Wednesday, March 10, 2010 by Liz Greene
For any large organization, managing the risks of using independent contractors is a tremendous burden. The whole question of 1099 vs W2 worker classification is perplexing, and the coemployment aspect of 1099 risk plus the fear of contractor lawsuits makes things even murkier.
But for federal contractors -- those organizations that do business with our government -- the bar is set much higher, and the consequences for getting things wrong are far more worrisome.
So what's so special about 1099 risk for federal contractors?
Two things: Enforcement of Tax Compliance, and the new E-Verify rules.
Every year, the federal government pays more than half a trillion dollars to contractors from a wide variety of goods and services. Yet, the GAO has discovered that tens of thousands of contractor companies owe the government over $5 billion in unpaid taxes . . . and are still permitted to bid for and win lucrative federal contracts.
In January, President Obama signed an executive memorandum calling out federal contractors that fail to pay their taxes. The action would allow the IRS to share tax information with contracting officers and block federal contractors from winning future contracts if they are seriously tax delinquent.
Those of you who read our Contract Talent Blog regularly may already understand that a company that misclassifies workers as independent contractors -- whether knowingly or unknowingly -- can end up seriously tax delinquent. Getting worker classification right, and applying the correct independent contractor test to ensure 1099 compliance, is critical.
It may be inconvenient for a regular business to have to jump through the compliance hoops to properly handle contract labor and contractor compliance, but for a federal contractor heavily reliant on doing business with the government, this is no longer an option.
Next steps: If you have reason to believe your business is misclassifying employees as independent contractors, it is time to do a full contractor assessment. Seek the guidance of a third party Independent Contractor Engagement Specialist if you do not have the compliance expertise in house.
The second unique aspect that federal contractors face with regard to independent contractor use is E-Verify.
Federal contractors out of compliance with E-Verify can face debarrment from federal contracting, bottom line. And yet, many (if not most) major federal contractors are using independent contractors that would likely not pass a reclassification audit.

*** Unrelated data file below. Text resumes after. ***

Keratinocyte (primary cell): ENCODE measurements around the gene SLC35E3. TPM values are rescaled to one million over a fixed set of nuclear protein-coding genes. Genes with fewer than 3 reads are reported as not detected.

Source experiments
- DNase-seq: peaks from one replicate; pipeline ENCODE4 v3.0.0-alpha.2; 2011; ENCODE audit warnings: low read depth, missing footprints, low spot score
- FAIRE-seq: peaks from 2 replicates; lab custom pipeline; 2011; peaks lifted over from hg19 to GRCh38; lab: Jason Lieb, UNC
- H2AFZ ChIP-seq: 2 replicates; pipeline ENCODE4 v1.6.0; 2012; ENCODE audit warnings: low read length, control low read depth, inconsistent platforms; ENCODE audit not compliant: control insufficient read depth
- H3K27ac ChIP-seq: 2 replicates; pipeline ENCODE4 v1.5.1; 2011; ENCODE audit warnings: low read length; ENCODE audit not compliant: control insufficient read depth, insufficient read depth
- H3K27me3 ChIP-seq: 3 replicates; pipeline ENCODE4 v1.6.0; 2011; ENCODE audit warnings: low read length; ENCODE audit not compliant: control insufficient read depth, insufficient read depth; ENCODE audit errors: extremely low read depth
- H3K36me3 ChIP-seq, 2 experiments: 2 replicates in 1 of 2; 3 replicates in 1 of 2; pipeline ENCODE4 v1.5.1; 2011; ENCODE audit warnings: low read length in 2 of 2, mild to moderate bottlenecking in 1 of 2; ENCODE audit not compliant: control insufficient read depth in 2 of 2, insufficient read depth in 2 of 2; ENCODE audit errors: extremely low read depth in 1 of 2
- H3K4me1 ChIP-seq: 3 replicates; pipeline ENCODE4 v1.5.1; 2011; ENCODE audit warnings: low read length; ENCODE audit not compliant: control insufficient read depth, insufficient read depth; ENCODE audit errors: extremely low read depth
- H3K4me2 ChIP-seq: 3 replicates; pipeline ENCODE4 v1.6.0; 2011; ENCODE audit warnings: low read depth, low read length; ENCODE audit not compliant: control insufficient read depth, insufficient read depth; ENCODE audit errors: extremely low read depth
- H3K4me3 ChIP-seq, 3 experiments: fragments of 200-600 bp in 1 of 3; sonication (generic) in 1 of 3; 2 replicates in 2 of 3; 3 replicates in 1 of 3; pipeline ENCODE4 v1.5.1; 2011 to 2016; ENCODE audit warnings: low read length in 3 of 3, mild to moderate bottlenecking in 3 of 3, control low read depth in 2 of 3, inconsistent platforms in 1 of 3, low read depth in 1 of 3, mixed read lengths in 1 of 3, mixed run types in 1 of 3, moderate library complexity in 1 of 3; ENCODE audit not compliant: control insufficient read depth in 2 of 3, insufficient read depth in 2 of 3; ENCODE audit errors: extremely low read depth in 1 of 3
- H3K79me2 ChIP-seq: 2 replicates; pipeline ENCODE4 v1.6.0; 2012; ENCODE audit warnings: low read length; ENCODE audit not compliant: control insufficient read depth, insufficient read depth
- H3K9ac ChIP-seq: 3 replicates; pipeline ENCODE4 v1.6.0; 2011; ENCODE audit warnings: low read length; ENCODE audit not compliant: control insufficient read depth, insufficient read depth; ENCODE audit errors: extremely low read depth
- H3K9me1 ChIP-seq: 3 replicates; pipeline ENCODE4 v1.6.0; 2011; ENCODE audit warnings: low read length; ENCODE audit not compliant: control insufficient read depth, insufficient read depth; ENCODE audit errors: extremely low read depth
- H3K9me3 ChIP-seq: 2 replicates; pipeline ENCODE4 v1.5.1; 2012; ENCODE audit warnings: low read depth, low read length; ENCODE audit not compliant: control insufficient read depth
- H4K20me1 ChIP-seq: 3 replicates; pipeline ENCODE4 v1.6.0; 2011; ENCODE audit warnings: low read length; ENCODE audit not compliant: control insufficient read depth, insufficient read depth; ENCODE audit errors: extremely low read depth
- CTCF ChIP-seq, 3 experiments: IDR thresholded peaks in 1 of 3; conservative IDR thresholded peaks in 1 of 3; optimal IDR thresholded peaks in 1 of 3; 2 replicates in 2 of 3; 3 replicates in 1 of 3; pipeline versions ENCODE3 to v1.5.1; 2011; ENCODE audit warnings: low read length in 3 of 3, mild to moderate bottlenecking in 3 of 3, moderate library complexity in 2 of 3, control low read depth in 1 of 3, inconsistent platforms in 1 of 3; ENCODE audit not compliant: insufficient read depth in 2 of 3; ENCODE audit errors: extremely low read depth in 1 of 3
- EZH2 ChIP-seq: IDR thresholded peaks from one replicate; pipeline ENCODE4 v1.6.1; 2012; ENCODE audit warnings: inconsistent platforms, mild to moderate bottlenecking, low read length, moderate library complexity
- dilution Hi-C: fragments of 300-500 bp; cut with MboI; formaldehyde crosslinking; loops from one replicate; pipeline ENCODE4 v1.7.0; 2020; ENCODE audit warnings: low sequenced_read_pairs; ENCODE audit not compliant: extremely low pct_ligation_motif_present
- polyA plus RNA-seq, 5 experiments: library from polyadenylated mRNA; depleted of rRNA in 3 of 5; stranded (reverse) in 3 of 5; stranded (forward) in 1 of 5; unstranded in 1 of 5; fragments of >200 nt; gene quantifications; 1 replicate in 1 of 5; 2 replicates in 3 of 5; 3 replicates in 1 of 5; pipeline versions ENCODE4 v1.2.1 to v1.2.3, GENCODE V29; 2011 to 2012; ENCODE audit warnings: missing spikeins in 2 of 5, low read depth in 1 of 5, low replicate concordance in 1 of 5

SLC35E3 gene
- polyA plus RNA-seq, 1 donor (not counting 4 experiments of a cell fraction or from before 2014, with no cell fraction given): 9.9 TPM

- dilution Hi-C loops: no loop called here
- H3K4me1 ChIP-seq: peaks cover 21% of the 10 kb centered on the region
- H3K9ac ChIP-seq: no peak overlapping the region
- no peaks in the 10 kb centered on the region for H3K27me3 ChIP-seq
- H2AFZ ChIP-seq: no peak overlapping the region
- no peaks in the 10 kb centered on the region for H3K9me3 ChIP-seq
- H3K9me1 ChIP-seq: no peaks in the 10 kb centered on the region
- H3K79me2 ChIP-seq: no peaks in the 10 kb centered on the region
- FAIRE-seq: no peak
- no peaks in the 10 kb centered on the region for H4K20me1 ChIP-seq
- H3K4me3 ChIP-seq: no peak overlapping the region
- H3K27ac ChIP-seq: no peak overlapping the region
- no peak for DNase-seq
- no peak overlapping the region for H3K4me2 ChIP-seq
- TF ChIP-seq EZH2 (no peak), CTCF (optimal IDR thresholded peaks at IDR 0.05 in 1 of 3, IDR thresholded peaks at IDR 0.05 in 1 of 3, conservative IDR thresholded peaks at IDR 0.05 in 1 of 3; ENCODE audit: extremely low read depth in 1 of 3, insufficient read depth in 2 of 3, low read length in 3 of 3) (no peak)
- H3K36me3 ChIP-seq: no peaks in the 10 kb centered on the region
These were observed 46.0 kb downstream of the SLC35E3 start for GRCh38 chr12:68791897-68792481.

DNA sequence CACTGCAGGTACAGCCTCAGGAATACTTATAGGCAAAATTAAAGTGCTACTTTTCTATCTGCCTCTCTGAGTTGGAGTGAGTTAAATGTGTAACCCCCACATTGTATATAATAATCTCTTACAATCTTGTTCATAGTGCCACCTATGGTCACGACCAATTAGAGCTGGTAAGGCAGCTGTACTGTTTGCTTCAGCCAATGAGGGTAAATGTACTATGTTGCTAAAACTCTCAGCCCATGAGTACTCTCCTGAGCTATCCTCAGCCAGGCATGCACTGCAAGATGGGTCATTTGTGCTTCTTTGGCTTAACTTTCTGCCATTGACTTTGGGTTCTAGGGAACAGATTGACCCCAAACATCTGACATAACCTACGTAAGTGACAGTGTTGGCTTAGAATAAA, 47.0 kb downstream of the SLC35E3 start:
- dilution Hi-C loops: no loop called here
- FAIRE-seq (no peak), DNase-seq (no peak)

These may seem like separate issues, but they aren't. If you are not correctly classifying your workers, and have misclassified employees sitting in the 1099 contractor bucket, then guess what . . . . you have not used E-Verify on those workers.
Next steps: Be sure that the hiring of independent contractors and sub-contractors is highlighted in your business as an area of tremendous risk. Centralizing a compliance process for independent contractor classification should help. Be certain that you implement new risk management processes going forward, and then go back and take care of incumbent 1099s working in your organization.
The Take Away
Independent contractor compliance is, for many businesses, the weakest link. For a federal contractor, the stakes are even higher. Failure to properly classify workers (1099 vs W-2) may be the end of your ability to do business with Uncle Sam in the short term or the long term. Whether the determination comes from the IRs and your tax delinquency, or if it comes from DHS and your failure to use E-Verify on all required employees, you are now being held to a higher standard of compliance.
Unfortunately, 1099 risk isn't going away any time soon. In fact, at every level -- legislation, enforcement, lawsuits -- the climate is getting more rigorous.
The best practice is to perform your own internal audit now -- leveraging the expertise you need from specialists in contract talent risk mitigation -- before a regulatory agency steps in and does it for you.
Or as Nat King Cole sang so memorably, "Straighten Up and Fly Right!"
Bonus: Click here for your complimentary PDF download of, "E-Verify Requirements for Contractors." This paper, jointly produced by MBO Partners and Michael Best & Friedrich, LLP, highlights the special concerns federal contractors should attend with regard to using Independent Contractors and the current E-Verify rules. No registration required for full text access.
Is your business concerned about the new Obama memo on tax delinquency? Or are you confused by the E-Verify requirements?